Anterior uveitis

Referral priority: Moderate or urgent

Urgently refer all patients with hypertensive uveitis, bilateral uveitis, viral uveitis, and signs of more extensive disease to an ophthalmologist or a hospital following local guidelines. Likewise, an experienced eye care specialist should semi-urgently refer or treat all other forms of anterior uveitis (non-granulomatous, unilateral) while respecting local recommendations.

Click on one of the cards below to read more about the specific eye condition.

Written by
Marko Lukic
Edited by
Svein Tindlund and Jon Gjelle
June 2023


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Clinical features

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Diagnostic procedures

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Management and treatment

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Uveitis is defined as inflammation of the uveal tract, which is further subdivided into anterior (iris and ciliary body) and posterior components (choroid). The inflammation may affect surrounding tissue like the retina and optic nerve.1 Uveitis, particularly posterior uveitis, is a common cause of preventable blindness, deemed a sight-threatening condition. It is responsible for between 10% and 15% of all cases of blindness and 30,000 new cases of legal blindness annually in the United States.(2,3) In Western countries, uveitis affects 200 per 100 000 people.(4) More than 35% of patients who develop the condition suffer severe visual impairment.(4,5)

The classification of uveitis is based on anatomical location and is as follows:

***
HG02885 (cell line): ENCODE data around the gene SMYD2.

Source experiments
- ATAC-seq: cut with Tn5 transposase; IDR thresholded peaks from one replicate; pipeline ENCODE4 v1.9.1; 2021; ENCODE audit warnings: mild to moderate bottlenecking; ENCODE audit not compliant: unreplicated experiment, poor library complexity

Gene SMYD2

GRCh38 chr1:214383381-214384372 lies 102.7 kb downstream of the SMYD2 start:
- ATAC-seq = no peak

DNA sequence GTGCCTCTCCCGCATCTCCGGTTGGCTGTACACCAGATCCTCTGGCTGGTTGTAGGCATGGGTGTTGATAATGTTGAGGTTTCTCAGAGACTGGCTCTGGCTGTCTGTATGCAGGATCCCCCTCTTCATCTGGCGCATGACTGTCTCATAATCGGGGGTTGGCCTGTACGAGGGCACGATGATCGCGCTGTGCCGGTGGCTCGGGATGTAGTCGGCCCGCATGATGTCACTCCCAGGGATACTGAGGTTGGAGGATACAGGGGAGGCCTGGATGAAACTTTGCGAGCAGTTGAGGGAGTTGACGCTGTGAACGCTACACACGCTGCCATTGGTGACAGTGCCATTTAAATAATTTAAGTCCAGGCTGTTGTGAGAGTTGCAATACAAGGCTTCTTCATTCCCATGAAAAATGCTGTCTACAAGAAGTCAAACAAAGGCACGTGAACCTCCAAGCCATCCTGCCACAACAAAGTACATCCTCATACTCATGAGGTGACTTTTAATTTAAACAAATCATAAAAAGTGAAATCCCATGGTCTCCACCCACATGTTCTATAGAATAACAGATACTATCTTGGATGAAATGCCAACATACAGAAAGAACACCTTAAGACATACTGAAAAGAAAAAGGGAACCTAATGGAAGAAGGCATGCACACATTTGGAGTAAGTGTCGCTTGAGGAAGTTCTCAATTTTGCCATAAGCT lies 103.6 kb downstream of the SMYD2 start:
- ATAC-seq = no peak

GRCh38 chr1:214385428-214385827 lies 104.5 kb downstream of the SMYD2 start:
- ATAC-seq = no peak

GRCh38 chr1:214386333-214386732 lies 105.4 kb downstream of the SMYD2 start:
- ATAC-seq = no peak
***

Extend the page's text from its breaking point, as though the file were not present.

Type of uveitis  Primary location 
Anterior  Iris, ciliary body, or both 
Intermediate uveitis  Vitreous 
Posterior uveitis  Choroid 
Panuveitis  The entire uveal tract and vitreous 


Furthermore, uveitis is – additionally classified – by the following characteristics:(6)

  • Onset (sudden vs insidious)
  • Duration (limited, < 3 months in duration; persistent, >3 months in duration)
  • Course (acute, recurrent, or chronic)
  • Laterality (unilateral vs. bilateral)

The most common type of uveitis is acute anterior uveitis. According to the above classifications, uveitis specifically affects the anterior parts of the uveal tract and is characterised by a sudden onset and limited duration. The distribution of the condition is high, from 60.6% to 90.6%.(7) Most often, acute anterior uveitis is idiopathic (37.8%), which means it is not related to any illness or inflammation in the body.(7,8) However, genetic factors, trauma, diseases, and infections may trigger/cause anterior uveitis. The most common genetic relationship with acute anterior uveitis is the HLA-B27 genotype. Be aware that only 1% of patients who carry the HLA-B27 allele develop anterior uveitis.(9) The most associated conditions with anterior uveitis are seronegative arthropathies (ankylosing spondylitis, Reiter syndrome, psoriatic arthritis (no psoriasis per se), inflammatory bowel disease), juvenile rheumatoid arthritis (JRA), herpes virus, sarcoidosis, systemic lupus erythematosus (SLE), rheumatoid arthritis.

The pathomechanism of anterior uveitis is not completely clear. A leading theory is that exposure of an individual with a genetic predisposition to an infectious agent result- in cross-reactivity with ocular-specific antigens (molecular mimicry) with resultant iritis.(10) In clinical appearance, the anterior uveitis may be non-granulomatous or granulomatous.  Sometimes, based on clinical appearance, potential causes may be suspected (i.e., granulomatous AAU is present in Lyme disease, Tuberculosis, Syphilis, and herpes simplex virus).(11)




Typical symptoms in acute anterior uveitis are redness of the eye, pain, and photophobia (sensitivity to light). Vision may or may not be blurry. Acute anterior uveitis is usually a unilateral condition (mostly non-granulomatous inflammation), although different eyes may be affected at different times. The granulomatous kind of inflammation is more severe and usually bilateral.